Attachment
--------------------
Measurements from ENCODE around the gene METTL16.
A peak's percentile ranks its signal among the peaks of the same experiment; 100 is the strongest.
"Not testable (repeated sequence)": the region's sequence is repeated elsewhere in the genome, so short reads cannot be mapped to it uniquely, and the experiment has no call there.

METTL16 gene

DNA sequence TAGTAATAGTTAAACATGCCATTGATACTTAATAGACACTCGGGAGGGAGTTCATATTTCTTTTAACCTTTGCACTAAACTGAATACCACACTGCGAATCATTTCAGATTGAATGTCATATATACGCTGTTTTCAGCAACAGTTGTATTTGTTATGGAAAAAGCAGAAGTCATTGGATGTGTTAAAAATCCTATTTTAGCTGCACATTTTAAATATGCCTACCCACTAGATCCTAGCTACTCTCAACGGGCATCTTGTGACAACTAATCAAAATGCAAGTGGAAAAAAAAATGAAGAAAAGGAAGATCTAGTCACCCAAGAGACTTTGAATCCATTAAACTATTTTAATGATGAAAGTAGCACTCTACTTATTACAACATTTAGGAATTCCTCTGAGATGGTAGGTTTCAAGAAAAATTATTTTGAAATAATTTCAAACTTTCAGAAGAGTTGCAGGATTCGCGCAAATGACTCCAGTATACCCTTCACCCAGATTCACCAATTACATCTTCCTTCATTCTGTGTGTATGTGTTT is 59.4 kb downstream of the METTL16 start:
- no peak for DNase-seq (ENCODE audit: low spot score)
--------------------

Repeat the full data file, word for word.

Measurements from ENCODE around the gene METTL16.
A peak's percentile ranks its signal among the peaks of the same experiment; 100 is the strongest.
"Not testable (repeated sequence)": the region's sequence is repeated elsewhere in the genome, so short reads cannot be mapped to it uniquely, and the experiment has no call there.

METTL16 gene

DNA sequence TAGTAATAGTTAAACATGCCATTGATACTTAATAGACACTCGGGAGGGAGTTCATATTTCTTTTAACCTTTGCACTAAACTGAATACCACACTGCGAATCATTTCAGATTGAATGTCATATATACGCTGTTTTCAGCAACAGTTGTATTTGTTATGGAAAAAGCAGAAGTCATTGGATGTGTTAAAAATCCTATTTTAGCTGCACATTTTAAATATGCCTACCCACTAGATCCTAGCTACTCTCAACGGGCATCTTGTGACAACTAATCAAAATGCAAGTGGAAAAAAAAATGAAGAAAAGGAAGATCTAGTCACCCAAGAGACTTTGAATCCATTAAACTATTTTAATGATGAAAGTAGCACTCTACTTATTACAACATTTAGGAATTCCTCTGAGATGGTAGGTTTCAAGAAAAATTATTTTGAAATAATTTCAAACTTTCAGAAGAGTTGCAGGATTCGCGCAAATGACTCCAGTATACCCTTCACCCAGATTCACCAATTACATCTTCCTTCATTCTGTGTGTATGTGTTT is 59.4 kb downstream of the METTL16 start:
- no peak for DNase-seq (ENCODE audit: low spot score)